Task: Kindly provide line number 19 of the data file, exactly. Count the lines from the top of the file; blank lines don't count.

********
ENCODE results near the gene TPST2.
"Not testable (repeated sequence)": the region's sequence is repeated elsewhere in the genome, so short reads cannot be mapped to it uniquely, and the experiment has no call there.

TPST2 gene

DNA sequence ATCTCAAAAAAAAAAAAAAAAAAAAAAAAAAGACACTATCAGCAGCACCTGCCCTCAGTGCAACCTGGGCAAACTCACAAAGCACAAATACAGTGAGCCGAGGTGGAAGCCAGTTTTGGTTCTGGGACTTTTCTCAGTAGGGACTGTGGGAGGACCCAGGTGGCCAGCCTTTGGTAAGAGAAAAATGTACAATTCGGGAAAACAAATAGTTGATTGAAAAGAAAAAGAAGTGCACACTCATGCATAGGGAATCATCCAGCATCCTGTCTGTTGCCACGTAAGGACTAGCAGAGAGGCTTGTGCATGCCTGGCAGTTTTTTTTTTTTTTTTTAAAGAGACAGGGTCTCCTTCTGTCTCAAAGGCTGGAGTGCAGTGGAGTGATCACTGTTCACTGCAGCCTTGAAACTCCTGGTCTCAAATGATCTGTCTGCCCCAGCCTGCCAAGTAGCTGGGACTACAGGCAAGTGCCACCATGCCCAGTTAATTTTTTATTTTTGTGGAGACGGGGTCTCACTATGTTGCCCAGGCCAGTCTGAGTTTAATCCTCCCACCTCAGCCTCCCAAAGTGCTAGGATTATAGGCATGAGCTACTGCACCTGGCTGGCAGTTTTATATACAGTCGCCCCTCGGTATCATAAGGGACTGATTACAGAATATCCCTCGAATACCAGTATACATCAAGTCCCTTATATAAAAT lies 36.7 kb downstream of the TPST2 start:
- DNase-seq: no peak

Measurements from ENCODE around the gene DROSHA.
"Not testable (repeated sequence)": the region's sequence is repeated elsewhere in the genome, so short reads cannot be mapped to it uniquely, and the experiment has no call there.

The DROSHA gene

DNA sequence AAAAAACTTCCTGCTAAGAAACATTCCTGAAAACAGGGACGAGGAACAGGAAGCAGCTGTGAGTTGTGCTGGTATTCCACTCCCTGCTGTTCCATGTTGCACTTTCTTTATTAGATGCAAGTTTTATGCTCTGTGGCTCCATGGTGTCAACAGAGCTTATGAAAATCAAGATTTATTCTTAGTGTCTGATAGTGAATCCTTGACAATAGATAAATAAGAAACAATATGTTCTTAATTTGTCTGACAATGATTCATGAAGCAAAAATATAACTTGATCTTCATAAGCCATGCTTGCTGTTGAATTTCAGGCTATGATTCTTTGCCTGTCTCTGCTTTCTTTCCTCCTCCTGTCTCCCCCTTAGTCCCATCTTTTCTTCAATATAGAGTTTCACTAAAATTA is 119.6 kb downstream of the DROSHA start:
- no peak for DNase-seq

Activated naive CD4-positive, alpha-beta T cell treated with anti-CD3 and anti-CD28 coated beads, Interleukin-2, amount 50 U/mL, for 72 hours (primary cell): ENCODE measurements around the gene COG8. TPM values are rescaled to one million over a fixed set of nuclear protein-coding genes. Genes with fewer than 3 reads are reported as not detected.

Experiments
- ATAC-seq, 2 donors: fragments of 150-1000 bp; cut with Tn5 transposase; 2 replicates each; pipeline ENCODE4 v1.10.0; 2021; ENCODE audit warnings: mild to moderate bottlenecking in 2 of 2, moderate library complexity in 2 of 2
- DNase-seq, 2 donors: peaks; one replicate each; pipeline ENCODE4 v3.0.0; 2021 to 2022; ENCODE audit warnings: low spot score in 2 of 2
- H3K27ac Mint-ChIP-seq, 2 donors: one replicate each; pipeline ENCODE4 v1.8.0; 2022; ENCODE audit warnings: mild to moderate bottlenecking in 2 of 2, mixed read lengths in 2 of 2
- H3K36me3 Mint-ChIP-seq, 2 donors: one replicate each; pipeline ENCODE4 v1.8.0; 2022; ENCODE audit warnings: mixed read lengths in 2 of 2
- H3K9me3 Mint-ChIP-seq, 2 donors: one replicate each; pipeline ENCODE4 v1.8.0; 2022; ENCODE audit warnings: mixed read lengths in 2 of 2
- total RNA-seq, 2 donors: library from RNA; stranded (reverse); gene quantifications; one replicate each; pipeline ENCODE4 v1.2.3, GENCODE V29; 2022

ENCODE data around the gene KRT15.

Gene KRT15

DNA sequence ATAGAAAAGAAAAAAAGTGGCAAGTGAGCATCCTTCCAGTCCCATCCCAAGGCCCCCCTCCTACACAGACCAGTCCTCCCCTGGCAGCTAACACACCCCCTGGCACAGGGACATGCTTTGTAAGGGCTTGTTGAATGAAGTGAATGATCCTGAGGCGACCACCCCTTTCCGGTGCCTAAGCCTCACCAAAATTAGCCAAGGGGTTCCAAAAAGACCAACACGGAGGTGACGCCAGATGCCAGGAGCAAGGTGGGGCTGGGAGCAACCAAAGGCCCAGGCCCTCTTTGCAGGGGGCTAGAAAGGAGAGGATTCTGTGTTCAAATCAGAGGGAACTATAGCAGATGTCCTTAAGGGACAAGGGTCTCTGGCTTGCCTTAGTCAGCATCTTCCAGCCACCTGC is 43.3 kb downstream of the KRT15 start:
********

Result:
ENCODE data around the gene KRT15.